Applying Lessons from the History Major to a Youth Sports Program

This past fall I had the unique opportunity of initiating my own dek hockey (ball hockey) program at the Dansville Primary School and Community Center. As a Community Advocates Ambassador, I was awarded a $3,500 grant through the Geneseo Center of Integrative Learning to implement a program addressing youth recreation issues throughout Livingston County. Twice a week I taught elementary school students the fundamentals of hockey, using the lessons and skills I learned as a history major.

However, before the program started, I hit a roadblock when trying to attract students to join. When I applied for the ambassadorship, my original plan was to attract 7th and 8th graders in hope to introduce them to sports before they entered high school. Over the summer of 2018 the Dansville High School Athletic Coordinator helped bring awareness to my program, but no students showed interested. It was disappointing at first to see no students interested in the program, and I started to wonder if my ambassadorship program was not going to work. However, as a history major, I used the lessons learned from researching to guarantee the success of my hockey program.

Coaching a budding goal-keeper.

When taking HIST 302 and other upper level courses, I learned the importance of persevering through research. For final research papers spanning over 25 pages, you made a commitment to find information through various databases. Some days I found a lot of information, while other days I would spend long hours on my computer finding none. The roller-coaster process of finding primary sources is apart of being a history major, and I used my experience to never give up on my program. Thankfully, after contacting school faculty and community members in Dansville, I was able to find a group of students that would love to play dek hockey in the Fall.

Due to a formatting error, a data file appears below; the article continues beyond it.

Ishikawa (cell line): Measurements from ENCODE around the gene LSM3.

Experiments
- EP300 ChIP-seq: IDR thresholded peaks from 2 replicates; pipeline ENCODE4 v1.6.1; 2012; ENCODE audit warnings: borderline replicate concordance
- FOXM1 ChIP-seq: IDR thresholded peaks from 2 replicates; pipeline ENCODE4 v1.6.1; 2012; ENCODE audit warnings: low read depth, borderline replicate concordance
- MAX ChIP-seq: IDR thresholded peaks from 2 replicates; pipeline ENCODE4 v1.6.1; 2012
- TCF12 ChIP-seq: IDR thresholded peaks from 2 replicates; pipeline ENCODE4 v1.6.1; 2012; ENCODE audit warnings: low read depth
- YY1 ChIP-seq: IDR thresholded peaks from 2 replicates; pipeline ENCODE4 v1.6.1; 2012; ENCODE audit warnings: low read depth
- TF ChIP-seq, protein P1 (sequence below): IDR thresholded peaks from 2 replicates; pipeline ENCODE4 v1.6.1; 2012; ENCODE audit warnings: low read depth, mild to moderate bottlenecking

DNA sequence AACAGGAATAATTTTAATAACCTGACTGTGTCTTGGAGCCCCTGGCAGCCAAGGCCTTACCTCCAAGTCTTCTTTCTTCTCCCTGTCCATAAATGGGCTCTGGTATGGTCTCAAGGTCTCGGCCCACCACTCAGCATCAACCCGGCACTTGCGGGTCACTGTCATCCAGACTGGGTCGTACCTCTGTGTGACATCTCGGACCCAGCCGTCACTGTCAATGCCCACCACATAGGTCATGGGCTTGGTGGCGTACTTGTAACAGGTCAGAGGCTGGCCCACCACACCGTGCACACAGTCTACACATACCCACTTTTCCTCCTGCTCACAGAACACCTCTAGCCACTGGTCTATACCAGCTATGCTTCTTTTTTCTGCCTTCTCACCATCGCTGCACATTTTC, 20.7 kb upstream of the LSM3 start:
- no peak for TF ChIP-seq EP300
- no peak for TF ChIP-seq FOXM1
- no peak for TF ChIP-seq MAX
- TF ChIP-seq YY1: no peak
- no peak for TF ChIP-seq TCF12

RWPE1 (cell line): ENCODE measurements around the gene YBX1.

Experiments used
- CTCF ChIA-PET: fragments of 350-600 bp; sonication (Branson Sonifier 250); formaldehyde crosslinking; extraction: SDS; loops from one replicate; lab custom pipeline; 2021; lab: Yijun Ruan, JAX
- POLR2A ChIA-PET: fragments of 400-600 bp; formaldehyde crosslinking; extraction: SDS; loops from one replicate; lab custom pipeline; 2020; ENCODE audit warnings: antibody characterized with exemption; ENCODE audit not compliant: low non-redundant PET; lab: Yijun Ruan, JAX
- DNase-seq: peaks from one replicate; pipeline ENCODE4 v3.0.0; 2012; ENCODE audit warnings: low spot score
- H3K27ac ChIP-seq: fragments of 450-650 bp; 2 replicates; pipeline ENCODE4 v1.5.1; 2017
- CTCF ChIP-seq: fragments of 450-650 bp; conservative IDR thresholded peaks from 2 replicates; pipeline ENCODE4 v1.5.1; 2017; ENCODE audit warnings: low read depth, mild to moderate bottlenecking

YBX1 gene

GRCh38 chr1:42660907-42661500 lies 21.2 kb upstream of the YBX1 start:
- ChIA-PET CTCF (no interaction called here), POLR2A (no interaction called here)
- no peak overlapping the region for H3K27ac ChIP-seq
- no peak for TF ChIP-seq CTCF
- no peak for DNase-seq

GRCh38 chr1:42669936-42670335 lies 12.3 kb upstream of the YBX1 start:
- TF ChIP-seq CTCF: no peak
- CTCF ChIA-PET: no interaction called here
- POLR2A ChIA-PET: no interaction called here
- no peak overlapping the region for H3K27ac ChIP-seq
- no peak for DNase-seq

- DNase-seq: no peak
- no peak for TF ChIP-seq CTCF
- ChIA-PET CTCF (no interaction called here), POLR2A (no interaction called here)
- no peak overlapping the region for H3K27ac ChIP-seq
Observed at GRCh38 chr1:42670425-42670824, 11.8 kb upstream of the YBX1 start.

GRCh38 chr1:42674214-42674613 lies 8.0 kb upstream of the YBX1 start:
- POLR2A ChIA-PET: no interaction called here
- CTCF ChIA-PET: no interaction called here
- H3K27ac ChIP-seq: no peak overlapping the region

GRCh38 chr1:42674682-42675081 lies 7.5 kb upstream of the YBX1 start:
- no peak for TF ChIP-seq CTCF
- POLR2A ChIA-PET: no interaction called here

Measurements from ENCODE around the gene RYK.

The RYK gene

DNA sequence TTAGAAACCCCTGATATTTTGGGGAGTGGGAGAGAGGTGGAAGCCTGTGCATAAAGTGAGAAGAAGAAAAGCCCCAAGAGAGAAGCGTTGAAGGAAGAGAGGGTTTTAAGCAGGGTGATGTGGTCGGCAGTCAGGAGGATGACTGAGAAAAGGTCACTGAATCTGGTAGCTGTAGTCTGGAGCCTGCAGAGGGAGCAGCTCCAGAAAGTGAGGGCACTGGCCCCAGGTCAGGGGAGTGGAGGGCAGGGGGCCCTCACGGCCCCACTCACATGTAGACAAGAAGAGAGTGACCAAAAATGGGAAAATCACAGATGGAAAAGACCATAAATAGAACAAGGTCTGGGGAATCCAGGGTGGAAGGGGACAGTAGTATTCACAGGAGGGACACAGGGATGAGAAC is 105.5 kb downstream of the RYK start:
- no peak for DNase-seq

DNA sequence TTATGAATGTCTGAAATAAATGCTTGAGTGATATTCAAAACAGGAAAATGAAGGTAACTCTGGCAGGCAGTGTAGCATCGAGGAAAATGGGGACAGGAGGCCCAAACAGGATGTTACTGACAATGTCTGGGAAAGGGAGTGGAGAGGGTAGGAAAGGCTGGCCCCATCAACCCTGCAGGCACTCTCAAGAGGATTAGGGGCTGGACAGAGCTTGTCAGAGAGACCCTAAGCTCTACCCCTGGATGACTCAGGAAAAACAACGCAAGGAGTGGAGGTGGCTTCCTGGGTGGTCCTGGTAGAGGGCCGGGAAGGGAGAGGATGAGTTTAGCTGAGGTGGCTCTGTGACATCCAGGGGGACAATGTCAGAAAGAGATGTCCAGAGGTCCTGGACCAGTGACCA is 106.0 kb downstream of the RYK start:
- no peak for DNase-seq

With the Dansville Primary School and Community Center now hosting my dek hockey program, I was in charge of devising and teaching drills to students. On Wednesday’s I met with 3rd to 5th grade students, and Thursday’s I met with Kindergarten to 2nd grade students. I adopted different strategies for each group, and primarily taught the students basic stickhandling, passing, and shooting techniques. At the end of each session we played a fun mini game that involved teams competing against each other, with students either running around or working together. With my funding, I was able to provide every participant with a helmet, gloves, kneepads, and a hockey stick to guarantee a safe environment. We also had two nets and goalie equipment, which we used during the last week of the program to play a game.

When implementing the Dansville Dek Hockey Club, it required my own vision and interpretation of what a hockey club should be. As a history major, I wrote a lot of papers requiring my own interpretation of a topic, and I used this experience to confidently create a program that I believed would benefit students. Each week I was responsible for designing drills, collecting equipment, and speaking with students. The hockey club may have meant something different for everyone, but it was my hope to create a program that inspired the students to pursue sports in the future. Any sport has the power to introduce life lessons, and I still carry with me lessons of teamwork, leadership, and perseverance from ice hockey.

After the program ended, it was awesome to see the student’s progress as hockey players. Over the weeks, their excitement and dedication created an atmosphere not only fun for them, but also fun for me. As a Geneseo student, you are told about the importance of benefiting the greater community, and my program reminded me of the enjoyment such activities involved. The Dansville Community Center kept all the equipment, and the students will be attending a Geneseo Ice Knights hockey game sometime during the 2019 Spring Semester. I hope this ambassadorship can inspire other Geneseo students and perhaps the program can be continued by a student in the future.

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